A person is either a cook or a baker, according to the old saw. Bakers are precise, methodical, and patient. They know what is going to happen next, and they have anticipated every eventuality, unlike cooks — who are emotional, keyed-up, slightly terrified, even. Bakers delight in the process, in knowing how much water a specific type of grain will hold; they love ratios and formulae. Cooks prefer experiments to rules, even at — or because of? — the risk of catastrophe; they like to make something for guests that they’ve never made before. For them, creating a meal is improvisational, dangerous and fun. (I may as well own up and identify myself as a cook right now.)
Elisabeth Prueitt, co-founder of the bakery and restaurant Tartine, a San Francisco institution founded in 2002, and Tartine Manufactory, a massive “culinary playground” that opened last summer in San Francisco — the second is currently set to open in Los Angeles by the end of the year, with more locations likely to follow in cities like New York and Tokyo — is a baker of such skill and greatness that she can get even a reckless cook like me to measure things carefully and slow the hell down. The results are worth it, as her new cookbook, Tartine All Day: Modern Recipes for the Home Cook, amply demonstrates. But every cookbook is a storybook, and while the author won my allegiance as a cook, I didn’t really buy her story.
Prueitt, one of the country’s best-known bakers, is gluten-intolerant, and she has developed magnificent recipes for baked treats using unusual flours and techniques; to my mind, these are the most valuable part of her new book, comprising perhaps a quarter of the total. Her shortbread recipe, for example, calls for almond and rice flours, and requires you to whip the butter and sugar together with a mixer for three whole minutes, until they expand into a mass of soft golden fluff. The resulting cookies pretty much float right off the plate (and into your mouth) as if by their own volition. How come you can’t really taste the cinnamon? I don’t know, and I don’t care. I doubt I will ever bake shortbread any other way again.
There are delicious meals in store, as well. There's a boeuf en daube, made with the classic orange peel and huge amounts of wine, that will make your guests cheer, weep, jump up and down, then send you text messages the next day. (“That beef was bloody delicious,” etc.) Prueitt's pillowy ricotta dumplings are a lovely dish of luscious little clouds adrift in a warm, comfortingly chunky tomato sauce that may lull your whole table, as they did mine, into a blissful, companionable silence.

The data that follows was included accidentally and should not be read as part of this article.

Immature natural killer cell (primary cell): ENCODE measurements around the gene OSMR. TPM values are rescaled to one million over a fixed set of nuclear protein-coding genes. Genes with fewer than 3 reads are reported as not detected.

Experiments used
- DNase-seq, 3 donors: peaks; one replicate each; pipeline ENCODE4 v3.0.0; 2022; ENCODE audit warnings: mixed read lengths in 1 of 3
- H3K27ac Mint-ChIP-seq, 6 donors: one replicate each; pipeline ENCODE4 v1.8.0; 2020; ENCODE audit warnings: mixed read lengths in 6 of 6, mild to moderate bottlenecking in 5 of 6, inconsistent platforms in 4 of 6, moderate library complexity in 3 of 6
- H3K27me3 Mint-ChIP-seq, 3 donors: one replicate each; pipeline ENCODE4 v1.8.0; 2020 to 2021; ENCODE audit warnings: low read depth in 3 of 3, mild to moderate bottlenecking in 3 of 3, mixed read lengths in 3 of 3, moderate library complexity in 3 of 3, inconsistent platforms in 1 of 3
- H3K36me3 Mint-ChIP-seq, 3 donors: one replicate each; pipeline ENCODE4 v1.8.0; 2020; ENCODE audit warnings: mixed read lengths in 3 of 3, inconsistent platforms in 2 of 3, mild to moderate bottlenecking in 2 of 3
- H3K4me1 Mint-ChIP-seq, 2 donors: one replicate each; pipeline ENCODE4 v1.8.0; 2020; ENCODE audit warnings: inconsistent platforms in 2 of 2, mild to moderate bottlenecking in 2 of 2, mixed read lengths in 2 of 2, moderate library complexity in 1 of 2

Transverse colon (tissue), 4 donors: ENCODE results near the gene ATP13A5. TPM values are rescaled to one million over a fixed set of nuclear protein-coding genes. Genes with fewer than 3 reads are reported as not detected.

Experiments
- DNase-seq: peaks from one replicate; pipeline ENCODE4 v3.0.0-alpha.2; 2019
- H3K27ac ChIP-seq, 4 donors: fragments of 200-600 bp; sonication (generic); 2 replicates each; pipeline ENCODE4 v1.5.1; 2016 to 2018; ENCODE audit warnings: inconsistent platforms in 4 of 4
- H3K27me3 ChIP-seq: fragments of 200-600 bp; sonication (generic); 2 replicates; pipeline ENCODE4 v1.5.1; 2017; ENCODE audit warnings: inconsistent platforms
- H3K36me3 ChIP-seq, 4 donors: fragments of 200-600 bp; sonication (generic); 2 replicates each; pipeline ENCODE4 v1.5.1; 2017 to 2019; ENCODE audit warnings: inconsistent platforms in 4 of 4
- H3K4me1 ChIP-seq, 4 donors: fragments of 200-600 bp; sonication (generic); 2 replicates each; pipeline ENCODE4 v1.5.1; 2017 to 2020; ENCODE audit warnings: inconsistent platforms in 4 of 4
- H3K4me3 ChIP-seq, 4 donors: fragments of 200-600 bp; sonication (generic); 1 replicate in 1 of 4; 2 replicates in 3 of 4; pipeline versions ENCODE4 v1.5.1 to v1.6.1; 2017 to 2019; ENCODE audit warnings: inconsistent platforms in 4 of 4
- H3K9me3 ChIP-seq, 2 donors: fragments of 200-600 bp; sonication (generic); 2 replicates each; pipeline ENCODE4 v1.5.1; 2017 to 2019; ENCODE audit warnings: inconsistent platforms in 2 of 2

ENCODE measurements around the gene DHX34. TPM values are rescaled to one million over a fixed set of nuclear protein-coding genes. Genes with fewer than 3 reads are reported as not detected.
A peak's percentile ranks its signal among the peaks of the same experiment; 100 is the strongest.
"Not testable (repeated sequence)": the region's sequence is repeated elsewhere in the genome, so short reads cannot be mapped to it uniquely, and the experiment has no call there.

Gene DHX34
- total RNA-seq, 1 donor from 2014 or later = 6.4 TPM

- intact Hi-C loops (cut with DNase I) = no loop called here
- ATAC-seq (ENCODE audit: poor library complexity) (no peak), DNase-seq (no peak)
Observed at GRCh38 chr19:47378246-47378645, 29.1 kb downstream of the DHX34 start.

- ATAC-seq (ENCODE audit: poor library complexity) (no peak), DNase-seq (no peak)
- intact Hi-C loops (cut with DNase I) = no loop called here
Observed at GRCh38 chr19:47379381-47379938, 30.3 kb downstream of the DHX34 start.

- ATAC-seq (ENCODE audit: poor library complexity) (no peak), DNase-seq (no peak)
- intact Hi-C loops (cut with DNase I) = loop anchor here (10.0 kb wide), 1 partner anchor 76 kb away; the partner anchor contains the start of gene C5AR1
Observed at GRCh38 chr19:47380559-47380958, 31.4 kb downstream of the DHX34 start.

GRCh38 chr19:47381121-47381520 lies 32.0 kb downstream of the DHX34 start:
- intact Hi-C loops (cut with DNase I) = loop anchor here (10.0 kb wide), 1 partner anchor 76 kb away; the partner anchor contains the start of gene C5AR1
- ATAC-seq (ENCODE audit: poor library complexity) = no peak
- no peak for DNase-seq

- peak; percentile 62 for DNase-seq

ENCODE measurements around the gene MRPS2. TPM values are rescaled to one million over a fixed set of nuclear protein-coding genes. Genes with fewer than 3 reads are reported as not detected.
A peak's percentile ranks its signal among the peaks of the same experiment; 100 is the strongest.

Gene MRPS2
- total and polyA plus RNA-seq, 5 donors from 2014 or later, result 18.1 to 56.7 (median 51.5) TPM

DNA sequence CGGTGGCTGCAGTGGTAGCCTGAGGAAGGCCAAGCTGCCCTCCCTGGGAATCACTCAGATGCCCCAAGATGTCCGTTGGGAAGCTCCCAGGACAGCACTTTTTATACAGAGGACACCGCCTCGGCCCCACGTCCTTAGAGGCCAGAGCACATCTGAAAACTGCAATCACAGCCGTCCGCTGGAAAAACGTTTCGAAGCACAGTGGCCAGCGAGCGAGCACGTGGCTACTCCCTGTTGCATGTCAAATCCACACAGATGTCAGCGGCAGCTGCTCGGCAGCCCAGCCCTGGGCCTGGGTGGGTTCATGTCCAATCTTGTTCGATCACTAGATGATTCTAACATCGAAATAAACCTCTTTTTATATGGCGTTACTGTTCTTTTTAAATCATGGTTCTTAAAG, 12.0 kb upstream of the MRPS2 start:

Prueitt was inspired, she writes, by two towering classics: Julia Child’s Mastering the Art of French Cooking, and Irma S. Rombauer’s Joy of Cooking. She sought to write a similarly “steadfast guide” — “an up-to-date, all-purpose cookbook… an inspiring guide to integrating new ingredients and old techniques into the daily tempo of our busy lives.” But Tartine All Day doesn't cut the mustard as an all-purpose cookbook like Joy of Cooking, nor as a handbook of classics like Mastering the Art of French Cooking.
Prueitt has the special gift of creating alchemical recipes — combining ingredients and techniques in such a way that what manifests is light years beyond the sum of their parts. But her genius in no way resembles that of the goofy, nerdy Irma S. Rombauer. Even Julia Child, in many ways a more sophisticated cook and writer than Rombauer, was far more comprehensive and more approachable than is Prueitt. Which is not to knock anybody in the room, only to observe that there are many ways of understanding the “everyday,” and they are all worth thinking about.
The “all-day” restaurant, where you might pop in to have a breakfast meeting, grab a coffee, enjoy a long lunch with friends or dine with your significant other, has steadily increased in cachet over the last twenty-five years. The first ones I remember visiting, Hugo’s and Cafe Latte in Los Angeles, really were quite exciting — the combination of casual friendliness in the service, and punctilious attention to quality, were irresistible. In Los Angeles, this concept was refined with Nancy Silverton and Mark Peel’s La Brea Bakery/Campanile. Now (and I’m sure there are many others) we have Balthazar in New York and Covent Garden, Gjelina and Gjusta in Venice, and the Tartine Manufactory in San Francisco. Come anytime, don’t dress up too much, and be certain of a welcoming, delicious meal. With a very good cup of coffee or a glass of wine, or both, if you like.